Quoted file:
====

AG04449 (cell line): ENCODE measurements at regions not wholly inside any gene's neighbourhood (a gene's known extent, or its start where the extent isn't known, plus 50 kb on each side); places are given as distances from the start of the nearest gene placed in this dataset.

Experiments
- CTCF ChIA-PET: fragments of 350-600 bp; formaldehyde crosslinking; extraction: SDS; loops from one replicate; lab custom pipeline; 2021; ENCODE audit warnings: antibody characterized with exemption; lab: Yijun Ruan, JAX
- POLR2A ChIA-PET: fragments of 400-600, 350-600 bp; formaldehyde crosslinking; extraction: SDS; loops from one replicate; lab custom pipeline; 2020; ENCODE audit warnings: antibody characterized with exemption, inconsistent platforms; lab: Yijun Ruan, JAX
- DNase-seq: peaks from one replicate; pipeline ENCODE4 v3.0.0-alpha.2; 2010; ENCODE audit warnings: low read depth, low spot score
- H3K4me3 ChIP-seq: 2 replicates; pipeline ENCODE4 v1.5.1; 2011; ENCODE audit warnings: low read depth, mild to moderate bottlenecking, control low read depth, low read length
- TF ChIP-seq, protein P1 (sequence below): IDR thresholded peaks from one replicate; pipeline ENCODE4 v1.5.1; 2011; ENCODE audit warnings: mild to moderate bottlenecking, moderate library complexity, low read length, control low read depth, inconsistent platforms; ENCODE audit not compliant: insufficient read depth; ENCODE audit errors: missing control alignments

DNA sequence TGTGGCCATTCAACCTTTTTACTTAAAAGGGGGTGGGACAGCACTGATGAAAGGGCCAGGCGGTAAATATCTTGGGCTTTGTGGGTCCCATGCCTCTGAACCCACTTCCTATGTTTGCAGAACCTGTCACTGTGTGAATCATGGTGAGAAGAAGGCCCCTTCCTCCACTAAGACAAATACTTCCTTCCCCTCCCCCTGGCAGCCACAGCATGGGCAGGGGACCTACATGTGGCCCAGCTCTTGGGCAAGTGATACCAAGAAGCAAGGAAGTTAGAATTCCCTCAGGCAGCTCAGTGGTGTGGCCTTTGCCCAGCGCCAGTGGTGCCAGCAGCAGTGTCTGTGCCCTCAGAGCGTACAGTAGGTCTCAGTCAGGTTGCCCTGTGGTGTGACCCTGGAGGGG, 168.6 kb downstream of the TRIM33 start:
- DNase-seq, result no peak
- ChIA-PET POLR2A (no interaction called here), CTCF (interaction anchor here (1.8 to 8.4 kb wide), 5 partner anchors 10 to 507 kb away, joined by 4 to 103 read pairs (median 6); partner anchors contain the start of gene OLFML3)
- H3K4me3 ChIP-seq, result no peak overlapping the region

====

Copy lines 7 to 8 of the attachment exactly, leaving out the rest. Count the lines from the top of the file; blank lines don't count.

- TF ChIP-seq, protein P1 (sequence below): IDR thresholded peaks from one replicate; pipeline ENCODE4 v1.5.1; 2011; ENCODE audit warnings: mild to moderate bottlenecking, moderate library complexity, low read length, control low read depth, inconsistent platforms; ENCODE audit not compliant: insufficient read depth; ENCODE audit errors: missing control alignments

DNA sequence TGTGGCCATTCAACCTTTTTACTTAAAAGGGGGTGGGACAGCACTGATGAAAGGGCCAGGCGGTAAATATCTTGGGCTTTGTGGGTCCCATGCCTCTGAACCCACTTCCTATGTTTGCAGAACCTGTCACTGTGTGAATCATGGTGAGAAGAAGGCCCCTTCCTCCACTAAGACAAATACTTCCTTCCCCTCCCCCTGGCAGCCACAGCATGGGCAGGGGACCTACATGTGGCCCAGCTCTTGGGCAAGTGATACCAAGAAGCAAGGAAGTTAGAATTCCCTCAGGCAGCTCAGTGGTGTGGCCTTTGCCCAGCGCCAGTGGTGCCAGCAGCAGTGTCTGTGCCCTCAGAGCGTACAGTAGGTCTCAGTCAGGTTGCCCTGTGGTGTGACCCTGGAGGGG, 168.6 kb downstream of the TRIM33 start: